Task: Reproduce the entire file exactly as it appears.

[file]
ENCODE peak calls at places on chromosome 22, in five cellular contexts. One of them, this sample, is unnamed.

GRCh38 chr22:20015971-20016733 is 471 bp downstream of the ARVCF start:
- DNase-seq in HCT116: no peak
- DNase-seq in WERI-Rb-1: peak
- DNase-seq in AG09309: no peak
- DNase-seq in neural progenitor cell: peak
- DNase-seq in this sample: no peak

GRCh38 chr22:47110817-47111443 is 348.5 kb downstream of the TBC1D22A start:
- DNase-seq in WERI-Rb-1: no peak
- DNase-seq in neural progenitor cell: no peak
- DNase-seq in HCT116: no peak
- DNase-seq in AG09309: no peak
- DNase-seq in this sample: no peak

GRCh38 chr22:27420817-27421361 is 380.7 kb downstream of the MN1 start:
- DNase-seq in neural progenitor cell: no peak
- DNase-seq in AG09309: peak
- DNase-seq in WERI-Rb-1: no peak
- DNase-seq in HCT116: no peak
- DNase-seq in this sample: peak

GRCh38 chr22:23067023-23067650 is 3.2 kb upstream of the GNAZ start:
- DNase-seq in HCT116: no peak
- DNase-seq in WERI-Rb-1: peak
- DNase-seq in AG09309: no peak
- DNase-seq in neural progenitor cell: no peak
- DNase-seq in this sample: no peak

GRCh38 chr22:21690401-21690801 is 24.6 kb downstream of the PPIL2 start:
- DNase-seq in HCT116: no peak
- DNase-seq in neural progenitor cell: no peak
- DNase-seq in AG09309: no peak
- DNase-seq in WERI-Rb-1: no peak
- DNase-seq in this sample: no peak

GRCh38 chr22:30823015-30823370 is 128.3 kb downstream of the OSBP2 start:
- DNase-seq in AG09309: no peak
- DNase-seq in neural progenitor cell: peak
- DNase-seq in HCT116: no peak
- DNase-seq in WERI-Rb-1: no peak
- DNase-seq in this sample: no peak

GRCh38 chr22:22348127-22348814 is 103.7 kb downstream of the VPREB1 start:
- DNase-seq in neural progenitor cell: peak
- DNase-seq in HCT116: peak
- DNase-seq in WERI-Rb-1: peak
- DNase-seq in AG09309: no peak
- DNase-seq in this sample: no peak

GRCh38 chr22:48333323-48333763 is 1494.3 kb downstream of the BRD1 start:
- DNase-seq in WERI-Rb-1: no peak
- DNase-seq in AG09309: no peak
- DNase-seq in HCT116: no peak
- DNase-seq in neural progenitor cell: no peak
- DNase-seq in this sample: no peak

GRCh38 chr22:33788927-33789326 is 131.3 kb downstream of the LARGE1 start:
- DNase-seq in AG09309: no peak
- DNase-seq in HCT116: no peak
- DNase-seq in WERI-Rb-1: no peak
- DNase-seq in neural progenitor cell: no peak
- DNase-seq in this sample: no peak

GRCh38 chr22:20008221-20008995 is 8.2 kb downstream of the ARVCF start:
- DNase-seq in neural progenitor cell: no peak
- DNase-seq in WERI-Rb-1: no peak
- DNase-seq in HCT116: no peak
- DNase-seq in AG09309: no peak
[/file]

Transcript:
ENCODE peak calls at places on chromosome 22, in five cellular contexts. One of them, this sample, is unnamed.

GRCh38 chr22:20015971-20016733 is 471 bp downstream of the ARVCF start:
- DNase-seq in HCT116: no peak
- DNase-seq in WERI-Rb-1: peak
- DNase-seq in AG09309: no peak
- DNase-seq in neural progenitor cell: peak
- DNase-seq in this sample: no peak

GRCh38 chr22:47110817-47111443 is 348.5 kb downstream of the TBC1D22A start:
- DNase-seq in WERI-Rb-1: no peak
- DNase-seq in neural progenitor cell: no peak
- DNase-seq in HCT116: no peak
- DNase-seq in AG09309: no peak
- DNase-seq in this sample: no peak

GRCh38 chr22:27420817-27421361 is 380.7 kb downstream of the MN1 start:
- DNase-seq in neural progenitor cell: no peak
- DNase-seq in AG09309: peak
- DNase-seq in WERI-Rb-1: no peak
- DNase-seq in HCT116: no peak
- DNase-seq in this sample: peak

GRCh38 chr22:23067023-23067650 is 3.2 kb upstream of the GNAZ start:
- DNase-seq in HCT116: no peak
- DNase-seq in WERI-Rb-1: peak
- DNase-seq in AG09309: no peak
- DNase-seq in neural progenitor cell: no peak
- DNase-seq in this sample: no peak

GRCh38 chr22:21690401-21690801 is 24.6 kb downstream of the PPIL2 start:
- DNase-seq in HCT116: no peak
- DNase-seq in neural progenitor cell: no peak
- DNase-seq in AG09309: no peak
- DNase-seq in WERI-Rb-1: no peak
- DNase-seq in this sample: no peak

GRCh38 chr22:30823015-30823370 is 128.3 kb downstream of the OSBP2 start:
- DNase-seq in AG09309: no peak
- DNase-seq in neural progenitor cell: peak
- DNase-seq in HCT116: no peak
- DNase-seq in WERI-Rb-1: no peak
- DNase-seq in this sample: no peak

GRCh38 chr22:22348127-22348814 is 103.7 kb downstream of the VPREB1 start:
- DNase-seq in neural progenitor cell: peak
- DNase-seq in HCT116: peak
- DNase-seq in WERI-Rb-1: peak
- DNase-seq in AG09309: no peak
- DNase-seq in this sample: no peak

GRCh38 chr22:48333323-48333763 is 1494.3 kb downstream of the BRD1 start:
- DNase-seq in WERI-Rb-1: no peak
- DNase-seq in AG09309: no peak
- DNase-seq in HCT116: no peak
- DNase-seq in neural progenitor cell: no peak
- DNase-seq in this sample: no peak

GRCh38 chr22:33788927-33789326 is 131.3 kb downstream of the LARGE1 start:
- DNase-seq in AG09309: no peak
- DNase-seq in HCT116: no peak
- DNase-seq in WERI-Rb-1: no peak
- DNase-seq in neural progenitor cell: no peak
- DNase-seq in this sample: no peak

GRCh38 chr22:20008221-20008995 is 8.2 kb downstream of the ARVCF start:
- DNase-seq in neural progenitor cell: no peak
- DNase-seq in WERI-Rb-1: no peak
- DNase-seq in HCT116: no peak
- DNase-seq in AG09309: no peak